Monday, 17 August 2009

A trip to see Gannets

It is the smell that you notice first as you approach the seabird colony at Bempton in North Humberside. Walking down through the traditionally managed meadows, there is little other sign of the impressive limestone cliffs that hold this stretch of coast high above the sea. These cliffs are home to many thousands of nesting seabirds, from Kittiwakes and auks through to the Gannets we have come to see. The cliff-top path follows the line of the coast and every so often it becomes a promontory, affording views of the cliff itself as it folds back into the mass of land. Such viewpoints provide a wonderful opportunity to observe the nesting seabirds, some just a few feet away, perched precariously on the narrow ledges. Others glide past at head height, wings rigid as they effortlessly slide in and across the prevailing wind before dropping down to the ledge on which their nest is placed.

Many of the early nesters have finished breeding and just a handful of nesting auks remain, the rest now at sea with their young. The colony is dominated by Kittiwakes and Gannets and the air is full of their calls, especially the onomatopoeic ‘kitti-wake, kitti-wake’ call of the slender Kittiwakes. The Gannets are less vocal, perhaps because this is a low density colony for them – the narrow ledges, interspersed with sections unsuitable for nesting, limit where the Gannets can nest and so you do not get the densely packed colony structure more typical elsewhere. Bempton is also unusual for the fact that it is Britain’s only mainland Gannet colony and one of just three located on our east coast. The colony itself was founded in the 1920s, most probably by birds dispersing from the Bass Rock colony which lies to the north. For decades, just a handful of pairs nested at Bempton but then, in the 1970s, the colony suddenly started to increase in size; by the mid-1980s it had reached 780 pairs and by the mid-90s it had reached 1,631 pairs. The most recent census, carried out in 2000, numbered the colony at 2,552 pairs. The sudden growth in the colony also brought with it other changes, namely an earlier onset to breeding and increased breeding success, both thought to be the result of the increased social stimulation that comes from having more birds within the colony.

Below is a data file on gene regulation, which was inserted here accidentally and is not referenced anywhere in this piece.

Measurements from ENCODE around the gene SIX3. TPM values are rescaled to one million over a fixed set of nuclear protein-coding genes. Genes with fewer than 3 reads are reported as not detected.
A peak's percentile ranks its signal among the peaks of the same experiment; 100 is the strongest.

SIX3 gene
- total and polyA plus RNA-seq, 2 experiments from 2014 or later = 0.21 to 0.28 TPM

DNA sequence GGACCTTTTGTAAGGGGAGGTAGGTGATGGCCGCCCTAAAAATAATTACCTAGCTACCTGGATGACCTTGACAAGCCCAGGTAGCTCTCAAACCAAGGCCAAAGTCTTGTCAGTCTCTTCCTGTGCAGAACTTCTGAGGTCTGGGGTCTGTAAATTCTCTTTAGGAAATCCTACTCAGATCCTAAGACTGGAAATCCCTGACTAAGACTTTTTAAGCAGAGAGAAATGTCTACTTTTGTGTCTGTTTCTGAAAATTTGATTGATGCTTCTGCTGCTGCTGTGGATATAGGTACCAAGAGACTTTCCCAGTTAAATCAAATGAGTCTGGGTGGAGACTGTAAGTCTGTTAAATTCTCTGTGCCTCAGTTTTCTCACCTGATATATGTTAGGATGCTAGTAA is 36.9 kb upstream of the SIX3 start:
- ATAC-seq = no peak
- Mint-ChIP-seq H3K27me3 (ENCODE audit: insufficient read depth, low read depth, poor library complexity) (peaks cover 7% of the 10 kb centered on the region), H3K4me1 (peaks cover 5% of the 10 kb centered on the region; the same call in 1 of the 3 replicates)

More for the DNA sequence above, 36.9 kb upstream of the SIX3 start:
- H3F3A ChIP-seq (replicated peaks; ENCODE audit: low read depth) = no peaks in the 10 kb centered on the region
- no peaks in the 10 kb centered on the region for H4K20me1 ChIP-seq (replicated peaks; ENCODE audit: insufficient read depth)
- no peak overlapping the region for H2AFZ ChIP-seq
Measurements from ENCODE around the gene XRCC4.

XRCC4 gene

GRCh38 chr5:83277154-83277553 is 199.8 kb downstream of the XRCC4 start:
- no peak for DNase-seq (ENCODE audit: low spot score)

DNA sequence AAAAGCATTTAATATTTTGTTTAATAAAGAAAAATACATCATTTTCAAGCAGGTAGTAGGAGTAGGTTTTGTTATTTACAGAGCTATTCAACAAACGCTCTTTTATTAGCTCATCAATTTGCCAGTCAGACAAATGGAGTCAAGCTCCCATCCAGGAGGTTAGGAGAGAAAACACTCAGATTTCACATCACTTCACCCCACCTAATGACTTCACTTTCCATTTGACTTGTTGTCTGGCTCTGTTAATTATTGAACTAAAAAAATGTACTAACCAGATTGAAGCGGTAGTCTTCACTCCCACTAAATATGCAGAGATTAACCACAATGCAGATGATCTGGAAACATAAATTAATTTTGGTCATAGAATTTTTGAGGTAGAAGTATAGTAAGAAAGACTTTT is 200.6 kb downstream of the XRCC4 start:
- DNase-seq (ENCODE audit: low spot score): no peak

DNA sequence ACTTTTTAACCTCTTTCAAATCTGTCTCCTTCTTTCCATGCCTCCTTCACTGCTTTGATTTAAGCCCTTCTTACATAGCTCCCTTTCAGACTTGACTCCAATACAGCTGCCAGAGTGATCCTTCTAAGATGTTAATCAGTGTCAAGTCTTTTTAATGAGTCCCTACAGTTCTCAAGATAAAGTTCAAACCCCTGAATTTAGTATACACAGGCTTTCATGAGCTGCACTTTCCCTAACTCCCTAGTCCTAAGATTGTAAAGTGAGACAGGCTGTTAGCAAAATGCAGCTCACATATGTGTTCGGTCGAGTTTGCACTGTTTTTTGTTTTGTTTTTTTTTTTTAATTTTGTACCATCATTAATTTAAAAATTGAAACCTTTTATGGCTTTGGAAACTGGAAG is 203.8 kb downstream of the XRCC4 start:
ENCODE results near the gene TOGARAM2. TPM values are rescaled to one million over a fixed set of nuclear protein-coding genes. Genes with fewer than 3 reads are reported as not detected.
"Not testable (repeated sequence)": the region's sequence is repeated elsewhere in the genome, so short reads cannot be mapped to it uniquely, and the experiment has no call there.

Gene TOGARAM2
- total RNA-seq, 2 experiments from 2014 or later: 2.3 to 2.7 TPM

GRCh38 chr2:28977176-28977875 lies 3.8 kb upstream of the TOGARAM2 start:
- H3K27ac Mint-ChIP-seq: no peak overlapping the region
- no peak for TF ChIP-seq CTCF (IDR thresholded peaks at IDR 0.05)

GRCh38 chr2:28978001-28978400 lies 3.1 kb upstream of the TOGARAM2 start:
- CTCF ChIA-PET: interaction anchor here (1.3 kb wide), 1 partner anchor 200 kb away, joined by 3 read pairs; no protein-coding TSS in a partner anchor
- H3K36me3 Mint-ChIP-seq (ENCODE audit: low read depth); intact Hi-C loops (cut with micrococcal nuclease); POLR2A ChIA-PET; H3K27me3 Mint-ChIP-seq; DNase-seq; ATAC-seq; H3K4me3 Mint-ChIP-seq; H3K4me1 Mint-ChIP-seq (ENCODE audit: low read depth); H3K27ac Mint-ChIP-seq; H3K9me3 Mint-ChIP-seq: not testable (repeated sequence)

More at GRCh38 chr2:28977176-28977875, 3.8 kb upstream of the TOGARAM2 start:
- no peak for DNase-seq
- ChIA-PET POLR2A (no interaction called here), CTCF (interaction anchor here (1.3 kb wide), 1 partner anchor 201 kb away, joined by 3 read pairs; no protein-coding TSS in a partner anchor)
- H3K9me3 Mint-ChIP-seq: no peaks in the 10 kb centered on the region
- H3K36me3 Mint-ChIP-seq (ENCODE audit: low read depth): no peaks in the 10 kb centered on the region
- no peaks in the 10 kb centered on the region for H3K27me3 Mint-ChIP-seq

How this breeding colony will fair over the coming years is less certain and will very much depend on the availability of nesting ledges and the abundance of fish stocks in the North Sea, with overfishing and climate change worrying factors that may yet have a part to play in the future of Bempton’s Gannets.

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